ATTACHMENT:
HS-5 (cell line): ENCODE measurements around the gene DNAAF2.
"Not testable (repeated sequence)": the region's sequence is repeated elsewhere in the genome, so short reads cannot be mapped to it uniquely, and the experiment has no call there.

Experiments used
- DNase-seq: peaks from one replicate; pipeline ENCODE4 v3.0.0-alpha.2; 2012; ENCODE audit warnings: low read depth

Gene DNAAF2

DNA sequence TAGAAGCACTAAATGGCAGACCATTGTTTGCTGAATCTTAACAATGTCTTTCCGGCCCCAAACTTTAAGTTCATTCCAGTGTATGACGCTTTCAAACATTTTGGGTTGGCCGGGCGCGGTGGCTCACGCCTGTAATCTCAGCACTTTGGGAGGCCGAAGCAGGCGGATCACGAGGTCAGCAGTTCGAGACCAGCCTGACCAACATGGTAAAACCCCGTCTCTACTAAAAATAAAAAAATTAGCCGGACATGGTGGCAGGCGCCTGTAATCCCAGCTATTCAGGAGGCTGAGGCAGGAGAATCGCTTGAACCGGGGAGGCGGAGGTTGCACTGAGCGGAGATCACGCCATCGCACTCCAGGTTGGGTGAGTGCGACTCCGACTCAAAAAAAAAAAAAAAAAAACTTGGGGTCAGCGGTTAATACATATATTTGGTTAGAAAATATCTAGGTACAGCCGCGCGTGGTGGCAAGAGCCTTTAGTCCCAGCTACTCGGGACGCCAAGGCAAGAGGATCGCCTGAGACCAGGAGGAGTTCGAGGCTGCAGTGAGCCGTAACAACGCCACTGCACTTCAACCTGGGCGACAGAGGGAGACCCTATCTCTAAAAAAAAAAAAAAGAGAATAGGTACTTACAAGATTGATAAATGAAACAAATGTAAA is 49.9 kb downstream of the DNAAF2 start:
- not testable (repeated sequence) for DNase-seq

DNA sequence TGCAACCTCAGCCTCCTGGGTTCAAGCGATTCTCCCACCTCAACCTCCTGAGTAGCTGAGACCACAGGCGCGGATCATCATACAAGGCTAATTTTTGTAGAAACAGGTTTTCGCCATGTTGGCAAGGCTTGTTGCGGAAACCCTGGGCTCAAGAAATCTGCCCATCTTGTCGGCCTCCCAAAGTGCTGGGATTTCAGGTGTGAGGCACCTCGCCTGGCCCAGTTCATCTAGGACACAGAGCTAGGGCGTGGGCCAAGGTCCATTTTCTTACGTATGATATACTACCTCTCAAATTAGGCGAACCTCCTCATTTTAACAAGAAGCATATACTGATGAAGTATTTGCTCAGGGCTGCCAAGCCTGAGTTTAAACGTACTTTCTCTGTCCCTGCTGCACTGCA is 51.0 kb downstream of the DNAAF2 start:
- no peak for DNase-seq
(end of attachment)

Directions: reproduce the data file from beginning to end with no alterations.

HS-5 (cell line): ENCODE measurements around the gene DNAAF2.
"Not testable (repeated sequence)": the region's sequence is repeated elsewhere in the genome, so short reads cannot be mapped to it uniquely, and the experiment has no call there.

Experiments used
- DNase-seq: peaks from one replicate; pipeline ENCODE4 v3.0.0-alpha.2; 2012; ENCODE audit warnings: low read depth

Gene DNAAF2

DNA sequence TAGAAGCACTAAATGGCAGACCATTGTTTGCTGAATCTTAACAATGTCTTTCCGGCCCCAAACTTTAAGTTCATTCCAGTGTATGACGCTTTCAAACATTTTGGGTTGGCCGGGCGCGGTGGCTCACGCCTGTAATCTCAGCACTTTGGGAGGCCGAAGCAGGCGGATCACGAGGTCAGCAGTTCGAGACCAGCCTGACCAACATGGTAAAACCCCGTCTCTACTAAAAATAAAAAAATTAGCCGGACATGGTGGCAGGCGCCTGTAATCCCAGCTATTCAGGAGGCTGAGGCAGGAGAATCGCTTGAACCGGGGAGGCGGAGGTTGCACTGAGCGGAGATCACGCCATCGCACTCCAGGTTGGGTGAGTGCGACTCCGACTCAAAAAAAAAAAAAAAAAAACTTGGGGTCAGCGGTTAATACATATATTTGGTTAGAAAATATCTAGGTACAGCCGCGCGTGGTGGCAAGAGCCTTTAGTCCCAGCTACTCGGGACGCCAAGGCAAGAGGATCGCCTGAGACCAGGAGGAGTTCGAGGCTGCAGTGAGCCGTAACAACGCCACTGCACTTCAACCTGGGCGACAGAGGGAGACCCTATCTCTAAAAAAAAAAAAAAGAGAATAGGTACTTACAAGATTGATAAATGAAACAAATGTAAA is 49.9 kb downstream of the DNAAF2 start:
- not testable (repeated sequence) for DNase-seq

DNA sequence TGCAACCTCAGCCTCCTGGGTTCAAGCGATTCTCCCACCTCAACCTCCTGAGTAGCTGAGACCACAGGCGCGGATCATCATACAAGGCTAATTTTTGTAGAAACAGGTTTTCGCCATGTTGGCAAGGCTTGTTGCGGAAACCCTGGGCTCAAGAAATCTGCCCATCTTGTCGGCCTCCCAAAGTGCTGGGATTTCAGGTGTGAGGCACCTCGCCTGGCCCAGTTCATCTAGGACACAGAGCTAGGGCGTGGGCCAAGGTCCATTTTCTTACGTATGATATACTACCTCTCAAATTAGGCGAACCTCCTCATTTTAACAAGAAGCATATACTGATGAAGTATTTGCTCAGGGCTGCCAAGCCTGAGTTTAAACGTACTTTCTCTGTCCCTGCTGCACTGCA is 51.0 kb downstream of the DNAAF2 start:
- no peak for DNase-seq